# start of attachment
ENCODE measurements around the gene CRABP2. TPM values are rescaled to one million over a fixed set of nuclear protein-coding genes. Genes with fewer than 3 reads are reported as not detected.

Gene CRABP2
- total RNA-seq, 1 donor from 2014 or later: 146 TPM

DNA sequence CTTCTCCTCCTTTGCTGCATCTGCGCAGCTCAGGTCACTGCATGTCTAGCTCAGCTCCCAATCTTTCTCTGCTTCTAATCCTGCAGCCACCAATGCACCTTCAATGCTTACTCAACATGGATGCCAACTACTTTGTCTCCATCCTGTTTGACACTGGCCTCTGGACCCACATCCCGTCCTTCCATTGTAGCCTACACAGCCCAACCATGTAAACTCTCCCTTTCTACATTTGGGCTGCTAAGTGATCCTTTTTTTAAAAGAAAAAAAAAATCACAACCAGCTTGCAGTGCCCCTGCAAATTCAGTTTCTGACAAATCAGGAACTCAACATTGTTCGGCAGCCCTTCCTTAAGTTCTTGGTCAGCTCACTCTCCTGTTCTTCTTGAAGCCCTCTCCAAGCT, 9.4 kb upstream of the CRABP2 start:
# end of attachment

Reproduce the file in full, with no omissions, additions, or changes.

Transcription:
ENCODE measurements around the gene CRABP2. TPM values are rescaled to one million over a fixed set of nuclear protein-coding genes. Genes with fewer than 3 reads are reported as not detected.

Gene CRABP2
- total RNA-seq, 1 donor from 2014 or later: 146 TPM

DNA sequence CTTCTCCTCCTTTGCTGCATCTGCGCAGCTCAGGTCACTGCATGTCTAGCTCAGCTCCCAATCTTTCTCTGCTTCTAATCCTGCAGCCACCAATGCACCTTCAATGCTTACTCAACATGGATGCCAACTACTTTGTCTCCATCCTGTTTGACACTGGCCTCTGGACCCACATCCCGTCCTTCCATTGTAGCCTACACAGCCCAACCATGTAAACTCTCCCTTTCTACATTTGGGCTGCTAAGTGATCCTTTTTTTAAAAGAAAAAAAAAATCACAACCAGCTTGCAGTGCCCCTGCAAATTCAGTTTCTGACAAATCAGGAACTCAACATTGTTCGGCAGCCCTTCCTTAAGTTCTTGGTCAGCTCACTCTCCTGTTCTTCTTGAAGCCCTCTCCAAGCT, 9.4 kb upstream of the CRABP2 start: